Monday, 3 October 2016

Tony’s News Roundup

Tony’s News Roundup

This is definitely not John Craven’s Newsround - this is altogether more idiosyncratic as I comment on news stories which have caught my eye!

Mixed Messages from Jeremy Corbyn

According to the BBC, “Labour leader Jeremy Corbyn is to call for an end to the "trench warfare" in the party and for it to unite to fight a potentially early general election.In his close of conference speech, Mr Corbyn will say his party must "rebuild trust" following months of internal strife, and prepare itself for power.” (BBC News)

But in the meantime, at the party conference, Labour MPS have been forced to run a gauntlet of hard-left activists calling them “traitors” and demanding that they were deselected because of their opposition to Jeremy Corbyn. Leaflets are handed out by activists who say openly that “Most constituency members are itching to see the back of traitor MPs.”

The right of the party has seen the return of the threat of deleselection, and rather than stand up to this threat as part of the “trench warfare” he calls for an end of, Jeremy Corbyn has persistently refused to speak out against deselections in the wake of his leadership victory on Saturday.

Instead he has presented the change in constituency boundaries as an opportunity for reconsidering every Labour MP’s position, a godsend to those activists:

“There would be a full selection process in every constituency but the sitting MP … would have an opportunity to put their name forward... So there will be a full and open selection process for every constituency Labour party through the whole of the UK.”

In Thursday’s speech, Mr Corbyn promised to tackle the “five ills of 21st century Britain”: inequality, neglect, prejudice, insecurity and discrimination. But there is clearly prejudice, insecurity and discrimination within his own party, and it is Corbyn’s own supporters who are fermenting this.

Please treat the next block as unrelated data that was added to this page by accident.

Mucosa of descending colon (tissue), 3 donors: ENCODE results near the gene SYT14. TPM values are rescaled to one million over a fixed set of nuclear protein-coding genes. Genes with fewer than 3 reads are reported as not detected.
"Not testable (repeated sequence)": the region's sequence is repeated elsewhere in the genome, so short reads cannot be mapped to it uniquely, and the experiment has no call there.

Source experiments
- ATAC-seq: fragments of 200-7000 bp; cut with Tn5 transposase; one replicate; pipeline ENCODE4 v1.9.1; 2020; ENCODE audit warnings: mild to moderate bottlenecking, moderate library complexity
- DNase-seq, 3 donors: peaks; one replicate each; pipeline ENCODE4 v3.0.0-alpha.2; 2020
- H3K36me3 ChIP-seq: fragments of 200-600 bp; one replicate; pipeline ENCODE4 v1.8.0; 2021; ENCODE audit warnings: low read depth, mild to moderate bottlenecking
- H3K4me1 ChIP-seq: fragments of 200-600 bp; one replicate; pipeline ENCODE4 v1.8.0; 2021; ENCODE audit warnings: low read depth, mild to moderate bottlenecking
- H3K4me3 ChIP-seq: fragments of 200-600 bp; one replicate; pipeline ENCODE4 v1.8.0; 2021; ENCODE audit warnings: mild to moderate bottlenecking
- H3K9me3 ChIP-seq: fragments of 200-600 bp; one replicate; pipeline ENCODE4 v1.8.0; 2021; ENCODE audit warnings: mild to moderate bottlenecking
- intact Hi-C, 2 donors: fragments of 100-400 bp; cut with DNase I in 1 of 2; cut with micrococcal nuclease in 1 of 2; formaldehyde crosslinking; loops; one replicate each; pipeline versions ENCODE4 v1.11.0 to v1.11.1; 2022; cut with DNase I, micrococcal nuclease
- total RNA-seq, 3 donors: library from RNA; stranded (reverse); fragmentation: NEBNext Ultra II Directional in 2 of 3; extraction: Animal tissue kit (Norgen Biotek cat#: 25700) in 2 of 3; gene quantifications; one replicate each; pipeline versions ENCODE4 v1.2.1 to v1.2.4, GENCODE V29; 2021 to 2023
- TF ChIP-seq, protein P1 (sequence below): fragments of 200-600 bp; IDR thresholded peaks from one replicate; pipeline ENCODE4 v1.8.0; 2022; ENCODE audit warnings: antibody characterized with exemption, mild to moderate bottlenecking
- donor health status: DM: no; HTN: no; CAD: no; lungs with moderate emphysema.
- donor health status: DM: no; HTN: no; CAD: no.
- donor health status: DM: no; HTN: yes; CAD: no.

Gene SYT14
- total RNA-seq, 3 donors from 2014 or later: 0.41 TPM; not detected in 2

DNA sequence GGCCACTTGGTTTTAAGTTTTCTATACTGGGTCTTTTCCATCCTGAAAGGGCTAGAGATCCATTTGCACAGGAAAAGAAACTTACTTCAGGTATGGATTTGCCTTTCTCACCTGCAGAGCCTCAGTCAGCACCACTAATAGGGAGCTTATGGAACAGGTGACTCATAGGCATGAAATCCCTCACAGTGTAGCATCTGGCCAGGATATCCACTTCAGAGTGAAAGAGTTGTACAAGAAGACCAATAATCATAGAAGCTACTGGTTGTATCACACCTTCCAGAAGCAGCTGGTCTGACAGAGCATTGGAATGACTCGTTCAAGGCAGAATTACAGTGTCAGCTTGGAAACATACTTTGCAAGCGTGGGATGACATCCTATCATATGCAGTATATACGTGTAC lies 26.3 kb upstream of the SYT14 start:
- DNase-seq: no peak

Banks: how bonuses incentivise corruption.

The US' biggest bank Wells Fargo has been fined $185m for illegally opening accounts to boost sales targets. The cash will go to regulators while the bank will also hand back $5m to customers. Employees also issued debit cards without customers' knowledge, even creating fake email addresses to unknowingly sign up consumers to online-banking services, the regulator said. Wells Fargo has fired more than 5,000 staff in response to the scandal. Wells Fargo chief executive John Stumpf will forfeit $41m (£31.5m) in bonuses as the bank tries to stem a scandal over its sales practices.

While UK Banks like Barclays and HSBC have been facing heavy fines for corruption, it seems that American banks are not immune to corrupt practices. Bankers bonuses, it is clear, do not just give incentives to performances, but also create an ethos in which morality takes second place to money.

In this case, taking on board more customers was key to winning big bonuses, so consumers were signed up without their knowledge or consent to online banking services and given debit cards. Where emails were not known, fake emails were created. The figures looked good: the customer base was growing and increasingly signed up to online services. But it was all a sham.

Until the issue of bankers bonuses is tackled firmly, there is always going to be the risk of cutting corners. And the only way to do this is not by removing bankers bonuses, but ensuring clear lines of responsibility, so that those responsible for criminal activity, or those who failed to supervise adequately face appropriate criminal charges. Fines against a bank achieve nothing, but fining individuals or even sending them to prison would send out a stark message.

Of course there is always the danger that lesser individuals will be counted as “rogue traders” and sacrificed to maintain the CEOs in the lifestyle to which they have become accustomed.

And Cornelius Hurley, director of the Boston University Centre for Finance, Law & Policy.comments that: "It used to be that the fear of a criminal penalty was you might lose your banking licence. That it would be a death knell. That's been removed - nobody has lost their licence," he adds. "Somehow there has to be a fear factor."

Top executives at the so-called "too big to fail" banks have mostly avoided any criminal charges, outside of Iceland, even as their banks paid tens of billions of dollars in fines to settle charges of wrong doing leading up to the financial crisis. That, of course, was paid with shareholders’ money! This is not the same as bringing alleged wrongdoers to justice.

As William Cohan remarked: for financiers, justice is just a cheque someone else has to write.

No comments: